I’ve been back in the United States for two and a half months now, and I realized I hadn’t talked about some of the basics! I wanted to publish a guide that shows what life is like in Argentina: food, music, school, traditions, slang, and differences from the United States.
Achilata: a flavor of ice cream unique to Tucumán that’s weird but good, in a way.
Asado kind of like an Argentine barbeque. Steak, ribs, chorizo, morcilla, and sometimes even intestines and kidneys. ARGENTINE STEAK IS THE BEST IN THE WORLD.
Dulce de leche: Kind of like caramel, but as a spreadable topping. Often eaten with pan tostada (pieces of french bread, toasted) and tea, for breakfast or merienda (the 4:30-6:00 snack). Key ingredient in cakes and pastries.
Empanadas: dough folded around meat and vegetables and sometimes cheese and baked in the oven. The good ones are juicy. The correct way to eat it is to take a tiny bite out of one end and then squeeze a Tucumán lemon into the empanada, adding some zing. Then you proceed to devour it.
Facturas are any pastries that are not medialunas.
Humitas are made with fresh corn and sometimes corn meal or corn flour. Humitas en chala are wrapped in corn husks, boiled in a pot of water and served that way, while Humitas al plato are cooked in a pot and served on a plate. Originally a Native American dish from pre-Hispanic times. They are either sweetened with sugar after cooking or spiced during, with tomato, onion, and pepper. The texture reminded me a little too much of baby food.
Locro: A soup made of beans, beef, chorizo colorado, smoked bacon, cow’s large intestine, cow stomach, butternut squash, onion, pork fat, cumin and paprika. It is traditional to eat it on el 25 de Mayo, a national holiday celebrating the first establishment of a local government in Buenos Aires. This was significant because military leaders and the common people kicked out the Viceroy (who was the leader Spain had appointed to control the Spanish colony) in the first successful revolution in the South American independence campaign. Now, over two hundred years later, you get to eat cow guts on May 25th every year!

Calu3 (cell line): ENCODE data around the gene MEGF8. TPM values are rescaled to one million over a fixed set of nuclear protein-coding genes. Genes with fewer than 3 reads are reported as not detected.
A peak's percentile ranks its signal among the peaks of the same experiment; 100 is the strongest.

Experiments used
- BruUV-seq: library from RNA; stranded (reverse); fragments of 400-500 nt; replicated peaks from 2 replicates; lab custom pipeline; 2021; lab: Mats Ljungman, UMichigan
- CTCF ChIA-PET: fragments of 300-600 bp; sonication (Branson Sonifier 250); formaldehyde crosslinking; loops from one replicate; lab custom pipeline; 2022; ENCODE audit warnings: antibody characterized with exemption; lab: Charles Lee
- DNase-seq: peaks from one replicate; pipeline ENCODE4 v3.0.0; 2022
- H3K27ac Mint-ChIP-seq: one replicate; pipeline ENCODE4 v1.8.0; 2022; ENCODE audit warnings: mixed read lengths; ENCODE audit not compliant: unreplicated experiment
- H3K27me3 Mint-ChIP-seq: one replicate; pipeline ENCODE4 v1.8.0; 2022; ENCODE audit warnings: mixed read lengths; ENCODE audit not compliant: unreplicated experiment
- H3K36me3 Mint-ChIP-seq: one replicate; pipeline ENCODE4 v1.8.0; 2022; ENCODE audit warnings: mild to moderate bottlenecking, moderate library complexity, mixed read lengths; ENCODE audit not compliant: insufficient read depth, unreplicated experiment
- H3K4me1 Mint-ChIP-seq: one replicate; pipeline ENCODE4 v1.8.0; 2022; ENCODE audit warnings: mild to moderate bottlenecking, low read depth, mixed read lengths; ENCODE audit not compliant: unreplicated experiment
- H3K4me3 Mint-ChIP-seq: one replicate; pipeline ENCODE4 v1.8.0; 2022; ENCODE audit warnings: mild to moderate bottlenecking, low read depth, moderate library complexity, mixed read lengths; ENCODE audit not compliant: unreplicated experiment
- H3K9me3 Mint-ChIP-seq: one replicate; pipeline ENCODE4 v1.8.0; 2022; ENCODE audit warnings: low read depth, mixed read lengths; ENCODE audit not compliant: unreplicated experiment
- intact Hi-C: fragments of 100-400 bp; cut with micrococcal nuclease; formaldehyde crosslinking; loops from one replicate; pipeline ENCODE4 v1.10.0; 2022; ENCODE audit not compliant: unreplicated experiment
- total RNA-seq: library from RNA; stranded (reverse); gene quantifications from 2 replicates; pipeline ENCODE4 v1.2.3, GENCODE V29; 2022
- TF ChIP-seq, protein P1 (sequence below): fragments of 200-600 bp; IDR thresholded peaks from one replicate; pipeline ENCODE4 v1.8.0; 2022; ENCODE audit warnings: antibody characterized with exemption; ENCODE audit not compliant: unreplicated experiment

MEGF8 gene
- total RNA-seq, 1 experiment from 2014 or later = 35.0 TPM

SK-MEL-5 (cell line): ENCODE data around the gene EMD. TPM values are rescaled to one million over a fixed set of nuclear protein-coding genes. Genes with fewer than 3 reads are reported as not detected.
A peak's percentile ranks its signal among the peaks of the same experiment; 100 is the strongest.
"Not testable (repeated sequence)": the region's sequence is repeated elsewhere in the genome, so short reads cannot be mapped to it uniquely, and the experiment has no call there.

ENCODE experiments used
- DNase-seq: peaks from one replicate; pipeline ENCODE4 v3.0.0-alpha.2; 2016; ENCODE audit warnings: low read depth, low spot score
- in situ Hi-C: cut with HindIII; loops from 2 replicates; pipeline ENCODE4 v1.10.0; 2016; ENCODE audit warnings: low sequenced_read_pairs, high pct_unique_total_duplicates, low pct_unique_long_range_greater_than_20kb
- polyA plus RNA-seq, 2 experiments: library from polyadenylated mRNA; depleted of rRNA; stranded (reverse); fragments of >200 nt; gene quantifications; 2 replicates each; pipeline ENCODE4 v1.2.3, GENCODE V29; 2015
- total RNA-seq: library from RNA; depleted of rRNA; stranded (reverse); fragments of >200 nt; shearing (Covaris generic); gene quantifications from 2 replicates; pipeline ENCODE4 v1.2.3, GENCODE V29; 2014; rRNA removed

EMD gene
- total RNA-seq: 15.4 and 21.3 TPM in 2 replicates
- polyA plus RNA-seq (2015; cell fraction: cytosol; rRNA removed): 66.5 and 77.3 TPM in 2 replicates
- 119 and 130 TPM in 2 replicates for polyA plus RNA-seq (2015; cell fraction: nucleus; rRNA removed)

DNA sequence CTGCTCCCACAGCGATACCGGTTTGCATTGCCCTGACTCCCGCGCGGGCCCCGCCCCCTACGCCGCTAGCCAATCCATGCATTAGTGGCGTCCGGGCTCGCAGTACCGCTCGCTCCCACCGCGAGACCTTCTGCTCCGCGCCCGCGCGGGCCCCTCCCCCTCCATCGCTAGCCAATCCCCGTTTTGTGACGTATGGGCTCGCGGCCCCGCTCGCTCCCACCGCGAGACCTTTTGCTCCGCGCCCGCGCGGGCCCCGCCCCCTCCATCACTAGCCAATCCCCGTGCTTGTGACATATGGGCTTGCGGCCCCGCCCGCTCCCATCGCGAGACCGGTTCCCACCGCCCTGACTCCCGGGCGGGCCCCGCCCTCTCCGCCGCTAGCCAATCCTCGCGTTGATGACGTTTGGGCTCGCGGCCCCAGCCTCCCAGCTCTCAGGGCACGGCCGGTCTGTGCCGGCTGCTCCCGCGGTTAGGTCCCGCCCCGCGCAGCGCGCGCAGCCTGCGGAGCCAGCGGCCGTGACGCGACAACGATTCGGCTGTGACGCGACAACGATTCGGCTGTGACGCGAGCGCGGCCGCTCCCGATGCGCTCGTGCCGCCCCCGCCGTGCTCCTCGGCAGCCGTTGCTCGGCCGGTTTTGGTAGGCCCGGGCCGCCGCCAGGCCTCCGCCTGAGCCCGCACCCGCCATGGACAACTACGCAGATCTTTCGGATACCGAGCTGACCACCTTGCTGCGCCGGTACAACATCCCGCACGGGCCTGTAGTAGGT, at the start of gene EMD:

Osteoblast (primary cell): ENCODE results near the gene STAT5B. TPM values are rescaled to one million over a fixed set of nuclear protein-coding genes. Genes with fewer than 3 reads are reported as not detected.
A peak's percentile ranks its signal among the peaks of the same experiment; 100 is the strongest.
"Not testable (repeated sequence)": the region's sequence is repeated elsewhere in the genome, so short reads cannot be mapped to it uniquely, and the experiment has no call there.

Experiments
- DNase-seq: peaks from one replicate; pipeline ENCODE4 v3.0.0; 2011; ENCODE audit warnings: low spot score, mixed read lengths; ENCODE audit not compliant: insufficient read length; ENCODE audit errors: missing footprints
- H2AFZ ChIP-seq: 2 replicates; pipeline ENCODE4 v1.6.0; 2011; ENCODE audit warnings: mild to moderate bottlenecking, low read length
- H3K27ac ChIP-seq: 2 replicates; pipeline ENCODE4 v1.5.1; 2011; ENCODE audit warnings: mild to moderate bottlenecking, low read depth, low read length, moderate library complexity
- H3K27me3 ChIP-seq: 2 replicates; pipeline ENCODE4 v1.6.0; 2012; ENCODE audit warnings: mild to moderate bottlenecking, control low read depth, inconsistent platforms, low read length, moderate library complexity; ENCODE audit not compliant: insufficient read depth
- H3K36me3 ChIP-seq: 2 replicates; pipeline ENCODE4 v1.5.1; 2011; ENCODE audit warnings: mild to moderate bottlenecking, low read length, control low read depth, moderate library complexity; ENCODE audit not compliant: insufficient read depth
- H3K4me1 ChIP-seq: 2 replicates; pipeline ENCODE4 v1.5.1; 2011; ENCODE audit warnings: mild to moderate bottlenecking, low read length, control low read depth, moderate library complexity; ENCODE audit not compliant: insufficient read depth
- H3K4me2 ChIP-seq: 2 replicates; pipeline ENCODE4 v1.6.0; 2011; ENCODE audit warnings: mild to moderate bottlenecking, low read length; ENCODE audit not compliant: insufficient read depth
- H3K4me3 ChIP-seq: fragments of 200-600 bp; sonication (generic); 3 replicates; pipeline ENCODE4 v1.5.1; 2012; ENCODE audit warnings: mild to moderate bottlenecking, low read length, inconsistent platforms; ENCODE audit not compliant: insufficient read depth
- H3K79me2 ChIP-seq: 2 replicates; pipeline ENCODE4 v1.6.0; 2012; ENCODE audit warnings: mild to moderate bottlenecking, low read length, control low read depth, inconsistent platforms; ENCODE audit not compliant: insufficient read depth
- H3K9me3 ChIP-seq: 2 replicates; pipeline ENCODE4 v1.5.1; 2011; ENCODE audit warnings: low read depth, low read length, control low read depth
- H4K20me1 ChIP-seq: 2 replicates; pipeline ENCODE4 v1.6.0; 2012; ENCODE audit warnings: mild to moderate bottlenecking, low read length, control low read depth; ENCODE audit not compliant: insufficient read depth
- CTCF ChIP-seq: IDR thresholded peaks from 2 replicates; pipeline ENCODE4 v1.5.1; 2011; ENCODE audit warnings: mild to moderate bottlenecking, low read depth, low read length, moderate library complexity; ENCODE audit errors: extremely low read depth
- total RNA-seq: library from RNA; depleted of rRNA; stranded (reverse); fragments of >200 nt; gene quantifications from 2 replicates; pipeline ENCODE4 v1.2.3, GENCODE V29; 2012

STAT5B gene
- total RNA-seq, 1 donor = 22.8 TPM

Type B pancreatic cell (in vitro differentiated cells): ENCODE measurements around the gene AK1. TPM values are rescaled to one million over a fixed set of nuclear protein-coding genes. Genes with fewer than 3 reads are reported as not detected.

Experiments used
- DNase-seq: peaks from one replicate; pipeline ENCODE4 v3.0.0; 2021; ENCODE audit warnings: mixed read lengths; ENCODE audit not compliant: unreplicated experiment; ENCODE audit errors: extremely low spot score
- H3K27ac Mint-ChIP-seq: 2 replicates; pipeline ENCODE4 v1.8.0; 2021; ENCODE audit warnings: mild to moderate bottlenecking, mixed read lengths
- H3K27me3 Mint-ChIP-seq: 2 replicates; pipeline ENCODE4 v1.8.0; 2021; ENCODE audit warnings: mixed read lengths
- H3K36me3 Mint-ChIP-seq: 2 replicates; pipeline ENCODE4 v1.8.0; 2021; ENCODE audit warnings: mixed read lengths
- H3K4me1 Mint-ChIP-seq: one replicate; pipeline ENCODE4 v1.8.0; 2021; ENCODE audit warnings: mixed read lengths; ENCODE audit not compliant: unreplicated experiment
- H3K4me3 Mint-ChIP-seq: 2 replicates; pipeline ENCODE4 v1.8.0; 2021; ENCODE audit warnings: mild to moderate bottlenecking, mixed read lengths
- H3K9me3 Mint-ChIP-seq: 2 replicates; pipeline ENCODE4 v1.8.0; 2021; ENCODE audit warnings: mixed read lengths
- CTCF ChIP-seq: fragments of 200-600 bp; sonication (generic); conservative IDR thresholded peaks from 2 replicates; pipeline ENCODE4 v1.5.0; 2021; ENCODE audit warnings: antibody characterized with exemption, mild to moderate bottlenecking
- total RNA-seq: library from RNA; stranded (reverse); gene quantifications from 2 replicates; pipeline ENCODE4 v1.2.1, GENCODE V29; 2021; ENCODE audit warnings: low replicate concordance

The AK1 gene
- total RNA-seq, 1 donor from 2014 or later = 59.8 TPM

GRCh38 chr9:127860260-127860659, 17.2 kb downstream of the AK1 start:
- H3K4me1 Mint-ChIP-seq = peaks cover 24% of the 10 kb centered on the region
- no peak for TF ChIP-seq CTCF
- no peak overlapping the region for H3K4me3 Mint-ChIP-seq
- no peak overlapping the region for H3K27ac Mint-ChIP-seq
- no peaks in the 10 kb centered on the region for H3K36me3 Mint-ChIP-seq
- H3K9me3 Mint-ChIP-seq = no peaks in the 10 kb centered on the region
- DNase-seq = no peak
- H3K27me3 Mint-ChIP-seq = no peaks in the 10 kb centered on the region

If you’re lucky, you might end up with something like this in your bowl:
Lomito: A sandwich especially popular in Córdoba made of veal loin, cheese, ham, fried egg, tomato and mayonnaise. So good.
Mantecol: a candy that is basically like the inside of a reese’s peanut butter cup, but solidified, or the inside of a Butterfinger, but less crunchy. There are plenty of other Argentinian sweets, but this deserves mention, because if you’re like me it is basically a food group.
Medialuna: croissant coated with honey
Milanesa: schnitzel, if you know german, otherwise it’s veal or chicken cutlet. It’s often served with cheese melted on top, or with ketchup and cheese. Even more delicious are sanguiches (sandwiches) de milanesa.
Ñoquis: The 29th day of every month is Gnocchi day. Argentines call it Ñoquis del Veintinueve. You will never get tired of them.
Panchuque: It is like a fried hot dog, but not like a corn dog. It is pure deliciousness and only sold on the streets of Tucumán. They pour the dough into the panchuquera (which is like a waffle iron for panchuques), put in the dog, and close the lid and voilà! An almost sinful indulgence. Toppings include ketchup (pronounced kay-choop), mayonesa, queso (squeezed from a bottle for your delight), and mostaza (mustard).
Pastafrola a sweet tart, jam-filled pastry
Polenta: It’s like cream of wheat, but of corn. It is eaten for dinner, and seasoned with salt or ají (a spicy sauce).
Sfijas: This is arab food at its finest. They are kind of triangular empanadas, but softer. Dough with ground meat, onion, lemon, tomato, oregano, paprika, cumin, and pepper inside.
Tamales: like humitas but with meat
Torta de hojaldre: Cake. Layers of crunch with dulce de leche in between and merengue (an airy sort of frosting) on top. IT IS THE MOST DELICIOUS DESSERT TO EVER HAVE GRACED MY MOUTH AND I MISS IT TERRIBLY.